It is normal for you to expect to be going home on the same day as your procedure.
Your arrival time is NOT your procedure time. Admission and appropriate preparation need to be undertaken prior to your procedure, before an approximate time of your procedure can be given. Please also be aware that there can be waiting times due to emergencies and unforeseen delays. You will be in the unit for approximately three to four hours.
Prior to your procedure
- Please confirm your booking five days prior to procedure by phoning 07 3163 8183, between 8.30 am and 4pm, Monday to Friday.
- Discuss with your doctor or nurse:
- which medications you will need to stop prior to your procedure (e.g. aspirin, iron, diabetic medications, herbal medications, fish oils, anti-inflammatory medications etc.). It is important that you mention all medications you take in case special precautions are required
- if you have ever had any bleeding problems
- if you have an artificial heart valve
- having a PSA and MSU within four weeks of your procedure.
- Arrange for someone to take or accompany you home. Please bring their contact details with you to hospital. It is also a requirement that you have someone care for you for 24 hours after your procedure.
- Follow-up appointment:
- Outpatient clinic/Brisbane regions: your follow-up appointment should have been made for you at the time of your visit in the specialist clinic
- Cairns/Toowoomba region: the outreach team will call you after your surgery. It is important for you to know that you can call the outreach team at any time if you have any queries or problems by phoning 07 3163 3490.
- Antibiotics—commence your antibiotics as prescribed by your doctor. If you do not have a script please contact either the urology nurse or the outreach team by phoning 07 3163 3490.
- You will be provided with an enema to use the morning of your procedure to prepare your bowel. Please follow your doctor's instructions regarding this.
On the day of your procedure
- Bring your Medicare card with you.
- Bring your completed registration form with you.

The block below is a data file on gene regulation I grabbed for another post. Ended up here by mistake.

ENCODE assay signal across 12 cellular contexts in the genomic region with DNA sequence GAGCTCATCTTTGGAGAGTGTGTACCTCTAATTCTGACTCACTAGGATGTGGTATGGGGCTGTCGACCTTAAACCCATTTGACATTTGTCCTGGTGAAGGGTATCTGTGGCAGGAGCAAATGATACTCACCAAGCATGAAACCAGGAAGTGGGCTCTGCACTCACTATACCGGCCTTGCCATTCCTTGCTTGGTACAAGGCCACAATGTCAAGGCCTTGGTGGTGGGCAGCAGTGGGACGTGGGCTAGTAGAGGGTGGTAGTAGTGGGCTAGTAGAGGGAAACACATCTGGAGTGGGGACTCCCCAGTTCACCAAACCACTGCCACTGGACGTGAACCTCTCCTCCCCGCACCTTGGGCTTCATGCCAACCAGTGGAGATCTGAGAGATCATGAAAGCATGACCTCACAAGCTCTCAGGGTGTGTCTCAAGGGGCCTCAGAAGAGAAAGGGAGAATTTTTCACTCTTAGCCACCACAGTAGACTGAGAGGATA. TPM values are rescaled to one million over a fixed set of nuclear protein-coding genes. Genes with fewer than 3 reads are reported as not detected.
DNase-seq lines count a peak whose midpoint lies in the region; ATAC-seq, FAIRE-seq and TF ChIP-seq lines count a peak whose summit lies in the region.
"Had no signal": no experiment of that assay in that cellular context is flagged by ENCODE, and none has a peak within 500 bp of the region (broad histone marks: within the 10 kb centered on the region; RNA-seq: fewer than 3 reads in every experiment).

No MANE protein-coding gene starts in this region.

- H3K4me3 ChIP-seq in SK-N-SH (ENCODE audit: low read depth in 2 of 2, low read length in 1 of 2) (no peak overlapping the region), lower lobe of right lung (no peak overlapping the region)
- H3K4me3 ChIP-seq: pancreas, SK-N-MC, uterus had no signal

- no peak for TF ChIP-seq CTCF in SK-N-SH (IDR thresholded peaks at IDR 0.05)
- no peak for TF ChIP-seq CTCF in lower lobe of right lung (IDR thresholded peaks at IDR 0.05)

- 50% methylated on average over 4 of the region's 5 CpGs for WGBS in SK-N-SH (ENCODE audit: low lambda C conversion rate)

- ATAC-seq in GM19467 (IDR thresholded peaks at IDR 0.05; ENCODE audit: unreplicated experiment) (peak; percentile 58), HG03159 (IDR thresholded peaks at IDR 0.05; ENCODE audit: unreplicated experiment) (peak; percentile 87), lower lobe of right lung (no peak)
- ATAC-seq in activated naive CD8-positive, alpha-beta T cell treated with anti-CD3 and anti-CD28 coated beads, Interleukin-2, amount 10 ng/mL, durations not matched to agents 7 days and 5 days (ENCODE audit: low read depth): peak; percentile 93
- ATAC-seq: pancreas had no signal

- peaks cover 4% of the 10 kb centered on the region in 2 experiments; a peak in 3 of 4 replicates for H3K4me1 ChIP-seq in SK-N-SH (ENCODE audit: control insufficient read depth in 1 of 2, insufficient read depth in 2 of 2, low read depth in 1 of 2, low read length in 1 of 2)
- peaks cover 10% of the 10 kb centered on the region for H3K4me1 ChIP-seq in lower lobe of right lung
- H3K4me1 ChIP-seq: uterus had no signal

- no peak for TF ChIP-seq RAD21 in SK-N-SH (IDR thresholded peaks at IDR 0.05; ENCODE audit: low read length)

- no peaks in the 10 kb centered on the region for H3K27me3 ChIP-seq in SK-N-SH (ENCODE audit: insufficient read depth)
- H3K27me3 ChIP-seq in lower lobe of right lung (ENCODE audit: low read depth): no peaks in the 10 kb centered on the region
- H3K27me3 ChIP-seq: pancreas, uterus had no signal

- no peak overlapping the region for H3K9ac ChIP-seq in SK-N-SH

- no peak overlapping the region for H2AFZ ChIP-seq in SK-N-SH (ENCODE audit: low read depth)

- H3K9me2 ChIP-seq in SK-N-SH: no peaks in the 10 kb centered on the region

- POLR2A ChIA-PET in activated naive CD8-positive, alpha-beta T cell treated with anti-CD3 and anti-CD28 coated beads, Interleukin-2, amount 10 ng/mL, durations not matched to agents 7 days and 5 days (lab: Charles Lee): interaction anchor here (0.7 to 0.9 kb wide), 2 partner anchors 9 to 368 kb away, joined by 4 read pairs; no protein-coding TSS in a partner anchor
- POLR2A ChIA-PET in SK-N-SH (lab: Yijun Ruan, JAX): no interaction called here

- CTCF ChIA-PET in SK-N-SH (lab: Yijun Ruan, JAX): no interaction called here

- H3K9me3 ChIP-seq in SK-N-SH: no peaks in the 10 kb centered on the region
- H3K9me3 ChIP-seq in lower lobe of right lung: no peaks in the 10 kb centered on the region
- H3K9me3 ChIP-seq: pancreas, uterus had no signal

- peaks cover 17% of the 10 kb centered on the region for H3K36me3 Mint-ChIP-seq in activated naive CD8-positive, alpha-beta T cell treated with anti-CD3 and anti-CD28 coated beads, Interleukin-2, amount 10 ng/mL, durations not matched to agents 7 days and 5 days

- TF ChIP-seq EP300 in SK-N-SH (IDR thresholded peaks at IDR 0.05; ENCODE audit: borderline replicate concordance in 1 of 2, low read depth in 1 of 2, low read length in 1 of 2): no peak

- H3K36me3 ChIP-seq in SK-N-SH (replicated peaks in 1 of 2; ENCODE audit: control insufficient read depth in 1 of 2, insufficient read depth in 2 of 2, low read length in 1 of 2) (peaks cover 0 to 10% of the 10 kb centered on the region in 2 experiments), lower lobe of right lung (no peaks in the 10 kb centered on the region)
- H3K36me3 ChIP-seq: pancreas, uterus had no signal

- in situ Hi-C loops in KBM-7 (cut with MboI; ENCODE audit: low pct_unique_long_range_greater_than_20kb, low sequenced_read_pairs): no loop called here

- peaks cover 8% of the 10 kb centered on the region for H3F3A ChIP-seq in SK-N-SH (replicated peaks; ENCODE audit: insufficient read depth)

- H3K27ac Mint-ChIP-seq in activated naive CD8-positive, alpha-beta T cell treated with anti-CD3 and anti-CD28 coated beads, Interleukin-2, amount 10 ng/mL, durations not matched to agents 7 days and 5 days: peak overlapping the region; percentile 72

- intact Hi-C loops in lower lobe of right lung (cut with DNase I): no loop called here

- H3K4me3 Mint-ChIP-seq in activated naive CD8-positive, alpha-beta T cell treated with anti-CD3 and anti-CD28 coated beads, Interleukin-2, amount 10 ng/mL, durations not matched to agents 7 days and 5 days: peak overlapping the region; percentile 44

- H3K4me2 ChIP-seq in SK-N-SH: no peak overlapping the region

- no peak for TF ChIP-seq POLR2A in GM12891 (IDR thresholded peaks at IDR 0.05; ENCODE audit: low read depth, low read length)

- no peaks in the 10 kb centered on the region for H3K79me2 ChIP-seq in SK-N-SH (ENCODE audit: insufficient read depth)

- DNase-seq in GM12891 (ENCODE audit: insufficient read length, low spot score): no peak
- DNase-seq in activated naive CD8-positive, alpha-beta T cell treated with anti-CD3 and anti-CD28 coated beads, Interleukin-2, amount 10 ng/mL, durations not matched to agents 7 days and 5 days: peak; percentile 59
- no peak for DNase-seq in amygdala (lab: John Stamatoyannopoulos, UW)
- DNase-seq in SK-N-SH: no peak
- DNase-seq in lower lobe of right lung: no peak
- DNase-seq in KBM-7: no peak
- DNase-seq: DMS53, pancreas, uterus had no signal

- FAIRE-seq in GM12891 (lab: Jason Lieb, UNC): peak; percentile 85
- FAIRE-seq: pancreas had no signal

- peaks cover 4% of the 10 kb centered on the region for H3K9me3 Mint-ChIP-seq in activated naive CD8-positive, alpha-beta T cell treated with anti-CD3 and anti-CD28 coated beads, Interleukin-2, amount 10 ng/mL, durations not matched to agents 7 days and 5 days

- Bring your medications to hospital that you may need to take after your procedure (e.g. diabetic medications, anti-inflammatory medications etc).
- Please do not bring any valuables or wear any jewellery when you come to hospital.
- On arrival to Mater Hospital Brisbane, please report to the admission desk on level 5, Day Procedure Unit.
- It is important for you to shower and dress into clean clothes prior to coming into hospital.
- It is necessary that you have nothing to eat or drink (including water, lollies and chewing gum) at least six hours before your operation. Please follow instructions provided by your doctor or nurse.
- Read this booklet and bring it with you to hospital.
After your procedure
You will be transferred from the procedure room to recovery where your observations will be monitored. When you are feeling more awake you will be given a light meal prior to going home.
The biopsies will be analysed in the laboratory and the results will be discussed with you at your pre-booked follow-up appointment.
You may resume your normal daily routine including working the day after your procedure unless otherwise instructed.
Resume normal eating habits unless otherwise instructed.
For at least 24 hours after your procedure you should not:
- drive a car, motorcycle or ride a bicycle
- drink any alcohol
- make any important decisions or sign important papers
- walk home
- use hazardous machinery including the stove
- engage in sports or heavy lifting
- travel alone by public transport (bus, train or plane).
Please contact either you general Practitioner (GP); Mater Hospital Brisbane Procedure Unit on 07 3163 8496; or Mater Hospital Brisbane Emergency Department on 07 3163 8111 immediately if you experience any of the following after discharge:
- fever, chills, shaking, lethargy, shortness of breath, rapid heart beat
- increasing drowsiness
- general feeling of being unwell
- difficulty in passing urine or unable to pass urine
- excessive bleeding.
Mater Hospital Brisbane
Raymond Terrace, South Brisbane Q 4101
Telephone: 07 3163 8111
Staff of Mater Hospital Brisbane, South Brisbane
© 2010 Mater Misericordiae Ltd. ACN 096 708 922.
Mater acknowledges consumer consultation in the development of this patient information.
Mater Doc Num: PI-CLN-420040
Last modified 11/1/2016.